Observing with Street Lights

Observing with Street Lights
Dark sky sites not always necessary to see the Milky Way (This image was taken ouside of a B&B in Julian, CA)

Wednesday, September 5, 2018

Arriving in Muscat, Oman; Rougher seas and wobbly walkers and spindly legged camera tripod; Million dollar hat combo

Greetings from Palmia Observatory (somewhere in the Arabian Sea on our way to Mumbai),

Well, we had an exciting day in Muscat, which sadly was our last day in Oman.  The ship tracker screenshot shows our current progress toward Mumbai, which will take one more day at sea.




ship Tracker screenshot just after leaving Muscat, Oman



But I’m getting ahead of our story and so should start a little earlier in the week.  It seems everyday or every other day, our cabin steward leaves us one of these nasty little red cards that tells us that our ship motion is robbing us again of another hour of sleep.


Travel eastbound requires setting clock ahead


But for our arrival in Muscat harbor we are wide awake and ready for another exciting day.  The giant structure in the photo below, which looks like a giant incense burner, we learned is associated with a theme park nearby.






Also Muscat has had a long history of a sea power and was strategically located on the ancient spice trade routes.  The old fort on the hill, if I remember correctly, dates from the 16th century by the Portuguese.

Enter Muscat, Oman port aboard Viking Orion

Ok, we arrive at rhe dock and we get to see all of the action from our veranda, while still in pj’s and robes.  The little lines are thrown ashore and then the heavy lines are hoisted ashore and fastened.

Tying mooring lines for Viking Orion in Muscat, Oman



Several readers commented about my new Omani hat as seen in the previous post.  Well now, I’ve found how to turn that million dollar look into a million dollar idea.  Just by chance, I put the Omani hat on top of my wide brim sun hat and wore this fashion accessory on our short excursion.  Well, it caused quite a stir and all of our tour guides and guests really liked the combination and even souk vendors looked on in envy.  Check out the selfie portrait below taken in front of the Sultan of Oman’s palace. No, not the the pretty blond lady who almost photobombed my million dollar idea; look at the hat!  Hmmm, maybe I can patent the hat combination and come back to Oman and become a millionaire!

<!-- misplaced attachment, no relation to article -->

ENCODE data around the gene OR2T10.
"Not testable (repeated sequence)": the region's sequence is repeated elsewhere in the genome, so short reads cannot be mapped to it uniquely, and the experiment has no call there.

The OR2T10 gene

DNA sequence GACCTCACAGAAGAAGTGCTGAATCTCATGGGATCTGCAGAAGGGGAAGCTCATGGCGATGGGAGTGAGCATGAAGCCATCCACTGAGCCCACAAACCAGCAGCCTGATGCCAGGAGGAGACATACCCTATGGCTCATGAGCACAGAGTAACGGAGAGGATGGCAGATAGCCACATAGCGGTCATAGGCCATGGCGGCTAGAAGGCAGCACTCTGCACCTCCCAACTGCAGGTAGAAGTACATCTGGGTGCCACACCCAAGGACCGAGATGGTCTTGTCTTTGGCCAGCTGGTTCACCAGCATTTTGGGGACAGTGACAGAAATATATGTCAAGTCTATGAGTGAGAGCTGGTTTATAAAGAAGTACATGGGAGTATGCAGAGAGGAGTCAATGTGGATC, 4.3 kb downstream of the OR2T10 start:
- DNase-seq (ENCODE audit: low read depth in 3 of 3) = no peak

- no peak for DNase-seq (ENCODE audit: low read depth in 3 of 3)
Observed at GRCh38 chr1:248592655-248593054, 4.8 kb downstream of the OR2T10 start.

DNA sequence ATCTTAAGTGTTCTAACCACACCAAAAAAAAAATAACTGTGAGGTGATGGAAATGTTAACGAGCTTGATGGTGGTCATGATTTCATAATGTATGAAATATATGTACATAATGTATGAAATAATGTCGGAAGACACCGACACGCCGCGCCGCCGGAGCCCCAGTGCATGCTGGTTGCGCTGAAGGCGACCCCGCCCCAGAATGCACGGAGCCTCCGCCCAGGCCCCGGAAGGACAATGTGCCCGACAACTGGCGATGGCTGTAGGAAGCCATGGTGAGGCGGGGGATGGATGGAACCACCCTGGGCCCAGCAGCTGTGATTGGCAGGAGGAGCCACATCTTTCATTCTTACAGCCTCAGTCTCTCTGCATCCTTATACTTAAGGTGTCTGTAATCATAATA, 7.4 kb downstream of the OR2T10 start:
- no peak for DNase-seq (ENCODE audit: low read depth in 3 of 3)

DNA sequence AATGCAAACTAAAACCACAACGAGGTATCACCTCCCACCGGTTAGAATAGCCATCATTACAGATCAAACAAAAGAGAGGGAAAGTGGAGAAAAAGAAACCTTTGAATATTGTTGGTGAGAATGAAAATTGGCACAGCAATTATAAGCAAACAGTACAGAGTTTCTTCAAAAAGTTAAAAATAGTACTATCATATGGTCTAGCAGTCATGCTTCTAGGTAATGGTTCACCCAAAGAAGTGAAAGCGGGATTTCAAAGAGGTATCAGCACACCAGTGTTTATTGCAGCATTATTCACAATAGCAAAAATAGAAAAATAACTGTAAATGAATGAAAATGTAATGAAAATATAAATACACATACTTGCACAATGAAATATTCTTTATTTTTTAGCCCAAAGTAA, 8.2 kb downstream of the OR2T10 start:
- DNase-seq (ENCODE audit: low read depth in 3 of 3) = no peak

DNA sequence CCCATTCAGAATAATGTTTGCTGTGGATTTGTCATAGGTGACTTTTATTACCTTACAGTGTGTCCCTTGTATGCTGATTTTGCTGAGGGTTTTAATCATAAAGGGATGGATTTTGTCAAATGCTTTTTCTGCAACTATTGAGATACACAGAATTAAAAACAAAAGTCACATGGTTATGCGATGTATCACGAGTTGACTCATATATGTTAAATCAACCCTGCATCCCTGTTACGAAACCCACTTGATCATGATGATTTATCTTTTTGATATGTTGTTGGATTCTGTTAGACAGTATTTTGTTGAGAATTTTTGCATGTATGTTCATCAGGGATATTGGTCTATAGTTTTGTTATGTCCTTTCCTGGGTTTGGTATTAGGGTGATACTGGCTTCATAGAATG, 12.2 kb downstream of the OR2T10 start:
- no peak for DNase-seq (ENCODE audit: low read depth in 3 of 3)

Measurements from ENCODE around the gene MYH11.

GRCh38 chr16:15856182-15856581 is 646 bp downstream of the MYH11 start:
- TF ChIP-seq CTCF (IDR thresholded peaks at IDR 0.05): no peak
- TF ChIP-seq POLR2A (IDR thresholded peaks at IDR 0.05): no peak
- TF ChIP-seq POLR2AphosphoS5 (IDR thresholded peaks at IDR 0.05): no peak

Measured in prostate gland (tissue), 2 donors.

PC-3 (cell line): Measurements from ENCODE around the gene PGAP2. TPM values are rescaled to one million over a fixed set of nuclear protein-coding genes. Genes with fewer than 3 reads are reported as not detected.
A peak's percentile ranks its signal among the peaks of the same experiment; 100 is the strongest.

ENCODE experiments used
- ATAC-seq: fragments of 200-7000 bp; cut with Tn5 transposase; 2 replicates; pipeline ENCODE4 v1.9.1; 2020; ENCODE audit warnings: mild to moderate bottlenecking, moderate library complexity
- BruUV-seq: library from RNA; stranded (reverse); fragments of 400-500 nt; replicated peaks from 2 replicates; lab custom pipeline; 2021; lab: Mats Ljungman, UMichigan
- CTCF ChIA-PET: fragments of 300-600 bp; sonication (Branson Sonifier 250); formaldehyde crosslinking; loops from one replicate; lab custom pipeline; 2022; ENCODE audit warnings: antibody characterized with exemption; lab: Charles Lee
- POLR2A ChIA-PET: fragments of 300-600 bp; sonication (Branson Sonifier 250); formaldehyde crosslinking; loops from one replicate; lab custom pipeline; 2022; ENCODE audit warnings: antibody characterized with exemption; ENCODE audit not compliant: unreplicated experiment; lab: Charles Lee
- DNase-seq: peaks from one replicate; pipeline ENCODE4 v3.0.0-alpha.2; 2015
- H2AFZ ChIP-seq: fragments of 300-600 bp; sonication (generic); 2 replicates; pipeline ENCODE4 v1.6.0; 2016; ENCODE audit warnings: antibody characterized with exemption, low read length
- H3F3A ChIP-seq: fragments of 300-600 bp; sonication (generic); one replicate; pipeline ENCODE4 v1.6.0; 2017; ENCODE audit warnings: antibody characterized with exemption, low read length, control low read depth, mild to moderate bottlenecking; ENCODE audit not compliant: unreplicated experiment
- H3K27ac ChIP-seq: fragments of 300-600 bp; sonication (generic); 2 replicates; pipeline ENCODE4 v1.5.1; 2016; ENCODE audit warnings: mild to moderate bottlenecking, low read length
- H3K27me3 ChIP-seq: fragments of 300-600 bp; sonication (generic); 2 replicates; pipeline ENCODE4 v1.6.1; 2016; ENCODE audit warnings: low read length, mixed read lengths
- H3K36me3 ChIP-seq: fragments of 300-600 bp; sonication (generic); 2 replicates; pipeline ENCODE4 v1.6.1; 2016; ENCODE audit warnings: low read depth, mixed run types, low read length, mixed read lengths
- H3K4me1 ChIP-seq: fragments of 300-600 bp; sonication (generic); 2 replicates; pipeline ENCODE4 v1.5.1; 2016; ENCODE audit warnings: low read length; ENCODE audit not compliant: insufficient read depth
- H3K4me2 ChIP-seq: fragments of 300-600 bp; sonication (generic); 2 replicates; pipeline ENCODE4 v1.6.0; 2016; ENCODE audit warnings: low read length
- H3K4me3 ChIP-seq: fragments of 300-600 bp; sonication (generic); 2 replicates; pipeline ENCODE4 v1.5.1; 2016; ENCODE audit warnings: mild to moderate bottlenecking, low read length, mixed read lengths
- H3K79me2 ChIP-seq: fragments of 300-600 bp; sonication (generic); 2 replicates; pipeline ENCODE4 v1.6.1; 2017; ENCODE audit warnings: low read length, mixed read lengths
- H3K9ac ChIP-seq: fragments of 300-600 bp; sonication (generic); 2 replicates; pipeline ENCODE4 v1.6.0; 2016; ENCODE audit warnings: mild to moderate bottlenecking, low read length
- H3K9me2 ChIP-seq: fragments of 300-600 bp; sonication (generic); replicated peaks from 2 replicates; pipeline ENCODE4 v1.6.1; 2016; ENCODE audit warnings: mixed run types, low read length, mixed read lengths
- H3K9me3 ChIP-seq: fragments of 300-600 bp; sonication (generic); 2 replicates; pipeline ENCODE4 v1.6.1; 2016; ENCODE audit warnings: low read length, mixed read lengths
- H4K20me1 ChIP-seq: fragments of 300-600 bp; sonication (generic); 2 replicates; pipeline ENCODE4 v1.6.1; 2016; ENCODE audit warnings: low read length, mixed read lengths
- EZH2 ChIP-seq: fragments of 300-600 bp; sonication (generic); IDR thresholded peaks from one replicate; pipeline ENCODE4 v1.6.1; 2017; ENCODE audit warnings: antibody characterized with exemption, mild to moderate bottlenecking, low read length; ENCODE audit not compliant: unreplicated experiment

Resident Astronomer George with Omani hat combo in front of Sultan of Oman palace


When we are not busy running ashore to experience the environment there, we can choose between many enrichment lectures and on this cruise Viking has included a resident Astronomer, John Maclean, FRAS.  I’ve said it before but this would be a great gig to have; sail around and give some lectures to the 900 guest between shore excursions.  Anyway, the photos below cover a portion of one of the lectures on the early Vikings and their astronomical myths and knowledge and how they could have used some of these techniques, including the “sunstone” to navigate by day and night, even in cloudy weather when they could not see the sun and at night, when the northern sky and midnight sun did not set enough to allow seeing the North Star.  The Vikings also saw a wagon instead of the Big Dipper that we associate with that group of stars.

Viking Orion Resident Astronomer John Maclean






He also had a scope aboard for some visual observing, when the weather permitted.  He also was successful in getting some of the ship lighting on that portion of the deck shut down.  He also said that in the future many of these lights will have red light filters installed.  Hey, that will be a good feature for all the visual eyepiece observers!





Well, as described previously with some of my attempts at getting some Milky Way images, all I brought aboard was my spindly legged tripod and a single 10mm lens for the DSLR.  We have not seen any rain yet, but clouds have been a problem on some nights.  Also the humidity has been quite high and sometimes fog has prevented seeing very far in the distance.  Also, the seas have alternated between quite calm to quite rough, where it has been a bit iffy to walk down the aisles without almost bumping into someone.  I get worried about the tripod tipping over.

Spindly legged tripod used by resident Astronomer for Milky Way images


To get a sense of the wave motion, check out this photo of the upper deck swimming pool.  The sea was rough enough to cause the water to slosh back and forth.  Hmmm might not be able to do any long exposure get imaging in this condition.  It might just be that my previous Milky Way images are all I will be able to get.  The skies are dark, but ship lights are bright and ship motion complicates any long time exposures.

Water sloshing in swimming pool aboard Viking Orion



Until next time,
Resident Astronomer George


If you are interested in things astrophysical or Cosmological, check out the other posts on this blog:
www.palmiaobservatory.com

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